Re: Duplicates [4 October 2015] Hi, Gayle. I know you have been cleaning up some duplicates that I created. Lest you think I am being careless and creating duplicates when I should know better, I thought I would let you know why they are occurring. I am working on a multi-month project to clean up the largest old GEDCOM (Jonjay) (at Daniel Maxwell's request). In many cases, Jonjay did not know the maiden name of the wife (or he had it wrong) and I have been renaming both person and family pages as I have found the correct info. WeRelate does not warn of duplicates on a rename, and I've had so few hits when I manually checked for duplicates that I thought I would leave it to automation to find the duplicates. In general, you have been merging the duplicates before I have bothered to check the report. I hope you will continue to do so - but of course, I can check the report periodically as well.

I've been working on the GEDCOM since the end of April and still have quite a way to go - lots and lots of incomplete information. Thanks for the help on the duplicates end. --DataAnalyst 02:10, 5 October 2015 (UTC)

Not a problem -- I think we've all said OOPS way more times than we want to admit. I assumed that you were working on something, since I know that you have put a lot of work into getting rid of duplicates in the past. My general policy, if there is some possible uncertainty and one of the watchers is an active contributor, is to ask. Some don't bother to reply or take action. So, I appreciate the fact that you do. I'll try to keep the JonJay files in mind, and go ahead and merge, and assume that you can unmerge if you disagree. Gayel --GayelKnott 02:23, 5 October 2015 (UTC)

links would be useful? [23 February 2016]

I think what you are doing on jonjay's gedcom is great. I was thinking I should try to help when I have an hour to kill. I looked at Person:Amanda Wolcot (1). The sources are specified so sparsely it is hard to identify them. Assuming you have them displayed in a window or tab, wouldn't it be useful to at least copy the URL to them into the source citation. For Amanda, I tried looking up her Find a Grave and no Amanda Johnson d. Ohio 1907 except one that was b. 1847 and didn't have the right family members. The census entry I found with a 1900 birth of Nov 1839 was a black lady and the daughter's page says she was white. I am sure I just need to keep looking, trying Nettie, widening a few criteria, etc., but I think it illustrates that the citations might be a little underspecified? --Jrich 15:23, 23 February 2016 (UTC)

You're right in this example that I forgot to put the name in the citation. I have been trying to when it might not be obvious, but I'm obviously going to miss occasionally. I thought about putting in URL's but even with minimal citations, it's taken me countless hours over 9 months fixing up this GEDCOM and I just didn't want to add that much more work to the task. I am within a week or two of being done what I set out do to (find and delete living individuals, and replace married names with maiden names or Unknown). I appreciate anyone else who is inclined to add URL's or citation details and have tried to provide sufficient info to find sources, but on my more tired days, it doesn't always happen. Sorry for the times I miss.--DataAnalyst 00:27, 24 February 2016 (UTC)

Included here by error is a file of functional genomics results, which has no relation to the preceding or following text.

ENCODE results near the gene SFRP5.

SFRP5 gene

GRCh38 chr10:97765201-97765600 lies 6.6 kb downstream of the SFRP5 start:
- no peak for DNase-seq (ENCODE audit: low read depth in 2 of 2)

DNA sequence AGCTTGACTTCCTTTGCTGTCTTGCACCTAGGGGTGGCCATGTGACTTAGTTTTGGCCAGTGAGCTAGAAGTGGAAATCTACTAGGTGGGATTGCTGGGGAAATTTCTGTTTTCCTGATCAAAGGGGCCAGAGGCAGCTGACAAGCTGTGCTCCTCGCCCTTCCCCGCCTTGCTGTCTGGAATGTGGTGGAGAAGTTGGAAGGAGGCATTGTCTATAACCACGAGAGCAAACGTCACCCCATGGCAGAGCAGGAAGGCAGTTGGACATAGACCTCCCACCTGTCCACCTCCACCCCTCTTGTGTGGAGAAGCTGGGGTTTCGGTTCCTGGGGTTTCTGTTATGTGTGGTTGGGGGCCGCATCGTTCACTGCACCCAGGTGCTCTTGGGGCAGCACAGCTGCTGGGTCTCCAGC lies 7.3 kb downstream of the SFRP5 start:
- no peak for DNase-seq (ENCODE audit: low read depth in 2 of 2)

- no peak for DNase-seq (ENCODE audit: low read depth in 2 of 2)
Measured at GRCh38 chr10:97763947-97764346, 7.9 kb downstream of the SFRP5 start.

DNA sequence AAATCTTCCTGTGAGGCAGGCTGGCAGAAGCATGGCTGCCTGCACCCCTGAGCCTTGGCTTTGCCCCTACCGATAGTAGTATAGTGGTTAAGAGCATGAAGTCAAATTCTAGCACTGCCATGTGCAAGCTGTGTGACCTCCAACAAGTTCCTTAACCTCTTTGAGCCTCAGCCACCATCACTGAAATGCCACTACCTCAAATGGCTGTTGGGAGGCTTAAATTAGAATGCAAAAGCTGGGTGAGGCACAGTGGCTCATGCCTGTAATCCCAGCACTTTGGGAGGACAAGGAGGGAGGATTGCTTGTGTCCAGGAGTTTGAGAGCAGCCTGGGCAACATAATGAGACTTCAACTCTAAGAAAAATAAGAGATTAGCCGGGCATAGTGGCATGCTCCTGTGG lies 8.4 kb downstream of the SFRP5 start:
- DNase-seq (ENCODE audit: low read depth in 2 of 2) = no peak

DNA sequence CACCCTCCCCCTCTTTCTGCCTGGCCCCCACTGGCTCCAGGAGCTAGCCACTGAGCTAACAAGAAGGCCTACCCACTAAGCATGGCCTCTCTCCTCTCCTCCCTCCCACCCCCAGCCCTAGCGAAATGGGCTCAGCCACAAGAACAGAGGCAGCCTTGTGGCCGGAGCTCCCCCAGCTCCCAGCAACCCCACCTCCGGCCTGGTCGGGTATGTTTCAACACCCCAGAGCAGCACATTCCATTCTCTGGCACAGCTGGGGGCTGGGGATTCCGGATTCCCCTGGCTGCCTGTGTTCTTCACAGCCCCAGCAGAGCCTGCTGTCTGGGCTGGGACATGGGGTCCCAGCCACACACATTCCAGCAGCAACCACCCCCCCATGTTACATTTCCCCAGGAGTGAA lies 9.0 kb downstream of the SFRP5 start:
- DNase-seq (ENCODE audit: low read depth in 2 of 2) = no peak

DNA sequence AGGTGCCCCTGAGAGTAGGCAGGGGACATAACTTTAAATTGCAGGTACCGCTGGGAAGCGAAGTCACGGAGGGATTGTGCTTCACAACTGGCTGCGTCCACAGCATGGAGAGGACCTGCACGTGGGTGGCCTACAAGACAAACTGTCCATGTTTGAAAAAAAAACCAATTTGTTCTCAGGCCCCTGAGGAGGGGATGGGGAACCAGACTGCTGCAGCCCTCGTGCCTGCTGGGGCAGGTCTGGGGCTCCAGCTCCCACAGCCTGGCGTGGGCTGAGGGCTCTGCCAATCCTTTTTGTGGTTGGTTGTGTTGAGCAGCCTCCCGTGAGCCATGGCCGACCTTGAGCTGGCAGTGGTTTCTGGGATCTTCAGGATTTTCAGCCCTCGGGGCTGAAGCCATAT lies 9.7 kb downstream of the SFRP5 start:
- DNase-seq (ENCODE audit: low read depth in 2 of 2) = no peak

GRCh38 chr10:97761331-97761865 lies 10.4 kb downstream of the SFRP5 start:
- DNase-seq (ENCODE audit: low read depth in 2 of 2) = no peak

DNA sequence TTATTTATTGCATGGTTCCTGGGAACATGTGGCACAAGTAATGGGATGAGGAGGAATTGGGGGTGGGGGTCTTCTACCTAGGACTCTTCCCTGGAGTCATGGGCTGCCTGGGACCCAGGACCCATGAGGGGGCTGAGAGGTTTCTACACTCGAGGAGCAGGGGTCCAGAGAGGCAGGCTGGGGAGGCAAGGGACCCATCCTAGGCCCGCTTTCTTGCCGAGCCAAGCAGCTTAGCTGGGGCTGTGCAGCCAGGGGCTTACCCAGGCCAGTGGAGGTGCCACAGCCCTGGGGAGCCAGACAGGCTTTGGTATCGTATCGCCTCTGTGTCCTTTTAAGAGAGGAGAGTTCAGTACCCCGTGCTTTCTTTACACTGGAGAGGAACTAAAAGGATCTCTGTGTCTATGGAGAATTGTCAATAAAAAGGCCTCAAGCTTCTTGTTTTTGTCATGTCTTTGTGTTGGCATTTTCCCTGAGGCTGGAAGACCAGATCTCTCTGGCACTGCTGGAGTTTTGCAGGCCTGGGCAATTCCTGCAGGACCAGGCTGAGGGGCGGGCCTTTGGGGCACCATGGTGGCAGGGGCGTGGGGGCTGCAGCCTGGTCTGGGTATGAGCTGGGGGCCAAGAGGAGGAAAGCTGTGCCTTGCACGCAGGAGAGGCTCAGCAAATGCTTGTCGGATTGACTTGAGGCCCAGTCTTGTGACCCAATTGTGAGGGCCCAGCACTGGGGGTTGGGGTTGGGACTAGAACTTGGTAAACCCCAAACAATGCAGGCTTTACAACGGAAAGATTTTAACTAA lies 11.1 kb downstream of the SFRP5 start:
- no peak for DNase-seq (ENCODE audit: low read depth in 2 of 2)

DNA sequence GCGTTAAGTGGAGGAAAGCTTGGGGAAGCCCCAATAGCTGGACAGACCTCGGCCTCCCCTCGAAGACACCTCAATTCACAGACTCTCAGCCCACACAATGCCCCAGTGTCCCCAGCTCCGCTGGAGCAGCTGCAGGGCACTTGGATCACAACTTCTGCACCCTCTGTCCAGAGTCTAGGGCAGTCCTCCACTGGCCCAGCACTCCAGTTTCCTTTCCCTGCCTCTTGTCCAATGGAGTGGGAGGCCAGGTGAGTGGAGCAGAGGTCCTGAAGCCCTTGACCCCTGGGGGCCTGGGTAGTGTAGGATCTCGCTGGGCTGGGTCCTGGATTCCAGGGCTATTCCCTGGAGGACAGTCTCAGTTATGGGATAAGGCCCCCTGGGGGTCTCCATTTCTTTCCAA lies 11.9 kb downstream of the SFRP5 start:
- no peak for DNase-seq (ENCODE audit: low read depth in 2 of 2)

DOUD research [13 March 2016]

Hi Janet,

Thank you so much for your research and citations. Having seen many of your contributions, I was confident that you would handle the "Hannah Salmon" proposal deftly. I undertook the DOUD cleanup because all the DOUD lines were/are rather poorly cited, but I've discovered one line that comes through my county in Ohio, and may have "married into" my mother's Irish family. Thanks again. Neal--SkippyG 23:39, 12 March 2016 (UTC)

You're welcome. I seem to always being doing something in WeRelate, so I was glad to do some research of immediate benefit for someone.--DataAnalyst 23:40, 12 March 2016 (UTC)
Hey, Neal - I have done as much as I can on the first generation or so. Any missing citations are because I could not find them in Guilford VRs. I will probably poke around a bit more in the VRs, but if there is any date in particular you want me to look harder for, please let me know.--DataAnalyst 00:12, 14 March 2016 (UTC)

Wow ! You've done so much, I can't thank you enough. I'm using the Trumbull Co., Ohio records to "flesh out" the Doud/Dowds here. If I run across anything I'm unable to access, I'll post a short note on Support. Thanks. Neal--SkippyG 01:54, 14 March 2016 (UTC)

Miscellaneous [3 July 2016]

Jacobus, Donald Lines. History and Genealogy of the Families of Old Fairfield. (New Haven, Conn.: The Tuttle, Morehouse & Taylor Company, 1930-1932). 1:518.
  'Children[of Ezekiel and Rebecca (Wiekle)Sanford],recorded at Fairfield:...
   Elizabeth, b. 6 Sept 1679; m.(1)Joshua Jackson; m.(2)23 Nov 1699, Joseph Jackson;
   m.(3)Thomas Chambers.'

Retrieved from " Joseph_Jackson_and_Elizabeth_Sanford_%281%29"

Requesting your opinion(s)... [17 September 2016]

I would be interested in your perspective on some work I have done (it's been in the works for a number of years, so I hope you'll be able to be kind! :) )....

I have a woefully inadequate overview on this page. You will find that it refers to our transcription of Savage's Genealogical Dictionary of the First Settlers of New England. It also refers to a sample of an extract I've been able to create here.

If you're interested in my python source, it's not long, and I will gladly make it available.

Best Regards...

--jrm03063 15:15, 19 August 2016 (UTC)